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Voices ᐋ ᐄᔮᔨᐧᒫᓂᐧᐃᒡ

Tripping triggers

BY Maïtée Labrecque-Saganash Jul 17, 2020

My newsfeed on Facebook and Instagram have been flooded with testimonies of women, men and non-binary people publicly calling out their abusers. Just like the Me Too movement in 2006 and 2017, survivors have been using social-media platforms to share their stories and seek support. In just a few days, numerous tattoo artists, musicians, singers and public figures in Montreal and Quebec City were outed for their sexual misconducts. 

The past few days have been rough for me. Not only because I saw a lot of people I know and trusted facing allegations, but also because prior to my sobriety, my life was pretty much a long series of sad events in which I was a victim of sexual misconduct.

I know we sometimes struggle to collectively talk about it in our communities, but occasionally I think we should have a dialogue about healthy relationships outside of crisis situations or when we talk about residential schools. Those conversations can protect our youth, give them the right tools to establish their own boundaries and even save lives. Learning how to process and name everything that I experienced set me free and only then I was able to start my healing process.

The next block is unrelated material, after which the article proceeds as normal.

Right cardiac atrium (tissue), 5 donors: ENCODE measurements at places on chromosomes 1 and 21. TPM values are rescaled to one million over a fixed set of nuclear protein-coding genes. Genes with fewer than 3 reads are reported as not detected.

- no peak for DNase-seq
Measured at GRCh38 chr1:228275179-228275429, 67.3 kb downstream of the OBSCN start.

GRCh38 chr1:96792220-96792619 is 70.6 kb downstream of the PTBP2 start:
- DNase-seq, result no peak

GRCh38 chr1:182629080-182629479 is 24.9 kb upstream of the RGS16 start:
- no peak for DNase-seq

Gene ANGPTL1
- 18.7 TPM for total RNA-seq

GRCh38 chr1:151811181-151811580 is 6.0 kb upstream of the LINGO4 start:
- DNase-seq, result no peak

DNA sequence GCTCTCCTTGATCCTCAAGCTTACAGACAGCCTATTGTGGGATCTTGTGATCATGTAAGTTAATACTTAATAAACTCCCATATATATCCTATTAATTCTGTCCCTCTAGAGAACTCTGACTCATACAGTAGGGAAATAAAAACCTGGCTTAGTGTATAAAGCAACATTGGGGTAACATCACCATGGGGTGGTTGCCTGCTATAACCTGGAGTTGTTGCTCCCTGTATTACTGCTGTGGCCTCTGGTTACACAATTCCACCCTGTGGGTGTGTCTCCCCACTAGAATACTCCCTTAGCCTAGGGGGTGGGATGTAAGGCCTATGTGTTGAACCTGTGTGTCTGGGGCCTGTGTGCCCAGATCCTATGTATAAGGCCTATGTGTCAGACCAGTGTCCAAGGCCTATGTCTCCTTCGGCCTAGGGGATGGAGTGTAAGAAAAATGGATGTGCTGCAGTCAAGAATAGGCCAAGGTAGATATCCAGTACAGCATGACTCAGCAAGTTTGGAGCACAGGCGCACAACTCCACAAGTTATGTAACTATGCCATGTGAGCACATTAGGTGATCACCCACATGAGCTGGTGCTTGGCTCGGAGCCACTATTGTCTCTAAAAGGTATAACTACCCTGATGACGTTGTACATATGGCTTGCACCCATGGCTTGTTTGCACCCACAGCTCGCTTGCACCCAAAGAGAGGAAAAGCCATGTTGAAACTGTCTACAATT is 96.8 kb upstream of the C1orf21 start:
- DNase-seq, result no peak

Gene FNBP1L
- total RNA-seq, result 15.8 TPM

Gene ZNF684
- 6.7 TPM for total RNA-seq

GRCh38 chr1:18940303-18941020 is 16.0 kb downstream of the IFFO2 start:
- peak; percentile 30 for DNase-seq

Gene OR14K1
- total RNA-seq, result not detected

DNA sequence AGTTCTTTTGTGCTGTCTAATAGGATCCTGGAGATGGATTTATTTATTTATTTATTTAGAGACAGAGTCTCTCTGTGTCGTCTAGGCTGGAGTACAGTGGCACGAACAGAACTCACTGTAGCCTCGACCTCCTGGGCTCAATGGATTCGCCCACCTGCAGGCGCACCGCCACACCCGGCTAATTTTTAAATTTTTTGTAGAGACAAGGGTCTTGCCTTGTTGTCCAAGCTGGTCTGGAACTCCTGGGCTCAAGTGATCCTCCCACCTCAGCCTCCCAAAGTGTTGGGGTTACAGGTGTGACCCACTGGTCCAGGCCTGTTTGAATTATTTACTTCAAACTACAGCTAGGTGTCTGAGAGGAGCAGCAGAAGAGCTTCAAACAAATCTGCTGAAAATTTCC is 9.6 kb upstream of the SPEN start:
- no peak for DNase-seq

The only instruction about consent in elementary school was a short video in which a young girl would sing something like: “My body is my body and it is not yours. You have yours, so let me mine.” The video then discussed having your period. That’s pretty much all I remember. 

They never taught me how to feel confident about saying “No”, how to discuss my boundaries or that I could set boundaries in general. They did not teach young boys not to insist if a girl says “No” or manipulate them into saying “Yes”. Only after it was too late was I taught that consent is freely given, reversible, informed (not drunk), enthusiastic and specific. I know it’s common for men to say that it apparently kills the mood and that argument shows how we don’t put the right resources for youth out there to learn what is right. 

The recent wave of testimonies and allegations did trip its fair share of triggers for me, but they also brought closure. Many men who did me wrong reached out to apologize for what they did. That’s also something we should teach more and normalize – introspection, saying sorry and growth. 

A lot of our youth lack the proper communications skills to do so. If not taught at home, they should learn it in school or through community initiatives. We already have programs in place that we could strengthen at both the local and regional level. I believe people can change when they seek help and that’s why we should never give up on educating our children.

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Maïtée Labrecque-Saganash is Cree from Waswanipi, and is the Nation’s newest columnist. She is an activist and writer who also has a regular column in Montreal’s French Metro Newspaper.